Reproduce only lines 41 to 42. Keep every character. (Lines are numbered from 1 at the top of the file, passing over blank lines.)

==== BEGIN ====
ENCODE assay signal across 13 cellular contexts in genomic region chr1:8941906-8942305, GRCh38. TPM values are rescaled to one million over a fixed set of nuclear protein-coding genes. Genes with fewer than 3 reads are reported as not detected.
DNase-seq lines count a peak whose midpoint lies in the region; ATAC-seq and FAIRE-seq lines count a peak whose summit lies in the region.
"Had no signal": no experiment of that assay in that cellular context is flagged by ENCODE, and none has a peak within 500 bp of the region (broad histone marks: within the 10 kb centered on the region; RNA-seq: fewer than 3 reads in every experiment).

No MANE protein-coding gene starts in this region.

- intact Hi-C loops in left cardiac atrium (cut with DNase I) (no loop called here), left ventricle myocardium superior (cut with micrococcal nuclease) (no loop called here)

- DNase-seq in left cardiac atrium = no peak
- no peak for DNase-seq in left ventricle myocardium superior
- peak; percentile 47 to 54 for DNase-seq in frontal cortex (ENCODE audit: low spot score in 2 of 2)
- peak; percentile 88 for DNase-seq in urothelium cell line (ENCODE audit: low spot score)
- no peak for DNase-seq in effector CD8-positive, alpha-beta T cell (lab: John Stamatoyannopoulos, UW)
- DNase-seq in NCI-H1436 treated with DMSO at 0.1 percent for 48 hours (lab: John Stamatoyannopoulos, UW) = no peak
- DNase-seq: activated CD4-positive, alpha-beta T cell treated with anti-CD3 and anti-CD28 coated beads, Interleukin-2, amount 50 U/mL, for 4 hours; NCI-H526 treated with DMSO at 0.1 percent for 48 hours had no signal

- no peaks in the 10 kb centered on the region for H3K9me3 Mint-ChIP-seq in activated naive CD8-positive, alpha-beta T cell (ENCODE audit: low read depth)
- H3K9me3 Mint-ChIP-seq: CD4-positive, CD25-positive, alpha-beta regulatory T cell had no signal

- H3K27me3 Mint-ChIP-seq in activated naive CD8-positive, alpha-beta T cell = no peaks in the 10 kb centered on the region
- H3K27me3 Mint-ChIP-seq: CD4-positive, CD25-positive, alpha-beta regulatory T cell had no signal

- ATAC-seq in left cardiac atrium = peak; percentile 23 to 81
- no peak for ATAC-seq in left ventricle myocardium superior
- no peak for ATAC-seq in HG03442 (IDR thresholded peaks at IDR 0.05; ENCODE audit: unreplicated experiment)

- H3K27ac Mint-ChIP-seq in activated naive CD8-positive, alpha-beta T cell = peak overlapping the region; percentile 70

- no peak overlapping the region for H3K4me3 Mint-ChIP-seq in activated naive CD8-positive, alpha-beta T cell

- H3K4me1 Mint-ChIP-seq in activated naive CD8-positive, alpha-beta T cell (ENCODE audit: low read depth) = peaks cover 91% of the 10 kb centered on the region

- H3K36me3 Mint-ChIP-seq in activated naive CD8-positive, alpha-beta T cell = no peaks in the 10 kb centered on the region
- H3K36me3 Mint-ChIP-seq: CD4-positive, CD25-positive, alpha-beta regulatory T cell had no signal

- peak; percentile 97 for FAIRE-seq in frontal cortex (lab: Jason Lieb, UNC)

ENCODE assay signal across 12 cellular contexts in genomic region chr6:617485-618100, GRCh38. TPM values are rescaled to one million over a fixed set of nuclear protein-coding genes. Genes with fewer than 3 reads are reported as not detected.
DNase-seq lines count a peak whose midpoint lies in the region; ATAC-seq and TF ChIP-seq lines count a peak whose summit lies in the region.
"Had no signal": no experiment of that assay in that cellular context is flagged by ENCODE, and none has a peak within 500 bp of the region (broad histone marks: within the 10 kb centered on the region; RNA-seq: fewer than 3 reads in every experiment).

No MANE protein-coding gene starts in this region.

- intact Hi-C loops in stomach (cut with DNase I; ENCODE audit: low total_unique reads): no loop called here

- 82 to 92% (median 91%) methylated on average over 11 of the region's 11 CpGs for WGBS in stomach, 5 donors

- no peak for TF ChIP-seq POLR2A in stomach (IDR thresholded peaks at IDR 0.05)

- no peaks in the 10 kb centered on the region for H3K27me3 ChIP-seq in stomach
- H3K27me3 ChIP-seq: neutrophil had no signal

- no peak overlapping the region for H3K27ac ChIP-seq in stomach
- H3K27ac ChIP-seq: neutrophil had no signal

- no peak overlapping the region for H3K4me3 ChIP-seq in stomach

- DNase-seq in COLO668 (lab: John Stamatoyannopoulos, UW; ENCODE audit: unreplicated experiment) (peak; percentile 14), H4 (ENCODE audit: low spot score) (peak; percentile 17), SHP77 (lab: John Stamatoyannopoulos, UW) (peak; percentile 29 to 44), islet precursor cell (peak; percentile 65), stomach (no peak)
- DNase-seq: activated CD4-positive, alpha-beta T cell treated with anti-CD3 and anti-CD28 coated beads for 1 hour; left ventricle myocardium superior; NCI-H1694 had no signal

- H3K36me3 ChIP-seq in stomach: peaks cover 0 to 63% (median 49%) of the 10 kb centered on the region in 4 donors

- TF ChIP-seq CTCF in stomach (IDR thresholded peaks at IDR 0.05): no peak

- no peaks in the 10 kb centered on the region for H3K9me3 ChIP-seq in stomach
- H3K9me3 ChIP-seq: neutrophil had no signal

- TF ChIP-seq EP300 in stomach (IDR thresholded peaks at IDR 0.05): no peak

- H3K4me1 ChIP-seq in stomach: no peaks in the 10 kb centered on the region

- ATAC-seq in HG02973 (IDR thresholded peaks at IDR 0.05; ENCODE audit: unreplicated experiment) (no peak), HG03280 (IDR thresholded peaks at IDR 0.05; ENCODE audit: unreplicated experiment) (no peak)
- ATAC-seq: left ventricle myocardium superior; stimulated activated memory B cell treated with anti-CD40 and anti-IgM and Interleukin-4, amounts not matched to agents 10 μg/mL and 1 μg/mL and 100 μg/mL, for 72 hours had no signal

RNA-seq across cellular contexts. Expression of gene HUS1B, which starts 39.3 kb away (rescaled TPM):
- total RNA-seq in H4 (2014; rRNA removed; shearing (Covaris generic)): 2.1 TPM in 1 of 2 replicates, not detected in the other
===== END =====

- TF ChIP-seq CTCF in stomach (IDR thresholded peaks at IDR 0.05): no peak

- no peaks in the 10 kb centered on the region for H3K9me3 ChIP-seq in stomach